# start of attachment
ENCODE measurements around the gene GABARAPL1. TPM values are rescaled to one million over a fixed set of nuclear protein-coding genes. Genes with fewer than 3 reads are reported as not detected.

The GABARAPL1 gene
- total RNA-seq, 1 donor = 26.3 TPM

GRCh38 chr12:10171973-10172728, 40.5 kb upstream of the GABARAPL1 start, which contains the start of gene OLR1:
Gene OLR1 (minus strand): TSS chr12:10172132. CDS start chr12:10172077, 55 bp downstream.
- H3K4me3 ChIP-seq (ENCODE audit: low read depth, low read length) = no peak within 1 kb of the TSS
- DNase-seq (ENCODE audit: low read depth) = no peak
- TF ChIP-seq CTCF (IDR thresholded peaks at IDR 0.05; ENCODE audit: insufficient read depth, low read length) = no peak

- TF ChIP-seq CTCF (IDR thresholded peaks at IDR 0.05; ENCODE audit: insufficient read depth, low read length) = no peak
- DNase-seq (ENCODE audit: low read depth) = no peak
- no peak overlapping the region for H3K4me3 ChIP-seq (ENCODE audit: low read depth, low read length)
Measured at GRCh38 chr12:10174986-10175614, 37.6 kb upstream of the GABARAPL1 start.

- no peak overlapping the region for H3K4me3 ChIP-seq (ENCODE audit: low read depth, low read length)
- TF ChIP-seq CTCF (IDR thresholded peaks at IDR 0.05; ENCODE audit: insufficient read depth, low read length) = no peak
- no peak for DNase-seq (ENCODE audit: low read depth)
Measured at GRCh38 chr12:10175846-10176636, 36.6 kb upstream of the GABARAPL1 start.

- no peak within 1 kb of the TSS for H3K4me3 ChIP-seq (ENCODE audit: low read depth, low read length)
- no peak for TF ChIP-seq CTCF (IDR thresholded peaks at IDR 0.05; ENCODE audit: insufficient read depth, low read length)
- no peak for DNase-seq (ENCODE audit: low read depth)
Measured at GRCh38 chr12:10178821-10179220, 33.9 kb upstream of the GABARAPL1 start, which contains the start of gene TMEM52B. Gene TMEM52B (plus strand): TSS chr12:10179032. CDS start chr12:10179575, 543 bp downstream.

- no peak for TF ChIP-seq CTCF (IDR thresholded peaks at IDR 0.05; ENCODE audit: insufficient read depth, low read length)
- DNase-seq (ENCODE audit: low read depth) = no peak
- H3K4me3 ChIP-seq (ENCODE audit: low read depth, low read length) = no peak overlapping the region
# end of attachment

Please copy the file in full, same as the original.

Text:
ENCODE measurements around the gene GABARAPL1. TPM values are rescaled to one million over a fixed set of nuclear protein-coding genes. Genes with fewer than 3 reads are reported as not detected.

The GABARAPL1 gene
- total RNA-seq, 1 donor = 26.3 TPM

GRCh38 chr12:10171973-10172728, 40.5 kb upstream of the GABARAPL1 start, which contains the start of gene OLR1:
Gene OLR1 (minus strand): TSS chr12:10172132. CDS start chr12:10172077, 55 bp downstream.
- H3K4me3 ChIP-seq (ENCODE audit: low read depth, low read length) = no peak within 1 kb of the TSS
- DNase-seq (ENCODE audit: low read depth) = no peak
- TF ChIP-seq CTCF (IDR thresholded peaks at IDR 0.05; ENCODE audit: insufficient read depth, low read length) = no peak

- TF ChIP-seq CTCF (IDR thresholded peaks at IDR 0.05; ENCODE audit: insufficient read depth, low read length) = no peak
- DNase-seq (ENCODE audit: low read depth) = no peak
- no peak overlapping the region for H3K4me3 ChIP-seq (ENCODE audit: low read depth, low read length)
Measured at GRCh38 chr12:10174986-10175614, 37.6 kb upstream of the GABARAPL1 start.

- no peak overlapping the region for H3K4me3 ChIP-seq (ENCODE audit: low read depth, low read length)
- TF ChIP-seq CTCF (IDR thresholded peaks at IDR 0.05; ENCODE audit: insufficient read depth, low read length) = no peak
- no peak for DNase-seq (ENCODE audit: low read depth)
Measured at GRCh38 chr12:10175846-10176636, 36.6 kb upstream of the GABARAPL1 start.

- no peak within 1 kb of the TSS for H3K4me3 ChIP-seq (ENCODE audit: low read depth, low read length)
- no peak for TF ChIP-seq CTCF (IDR thresholded peaks at IDR 0.05; ENCODE audit: insufficient read depth, low read length)
- no peak for DNase-seq (ENCODE audit: low read depth)
Measured at GRCh38 chr12:10178821-10179220, 33.9 kb upstream of the GABARAPL1 start, which contains the start of gene TMEM52B. Gene TMEM52B (plus strand): TSS chr12:10179032. CDS start chr12:10179575, 543 bp downstream.

- no peak for TF ChIP-seq CTCF (IDR thresholded peaks at IDR 0.05; ENCODE audit: insufficient read depth, low read length)
- DNase-seq (ENCODE audit: low read depth) = no peak
- H3K4me3 ChIP-seq (ENCODE audit: low read depth, low read length) = no peak overlapping the region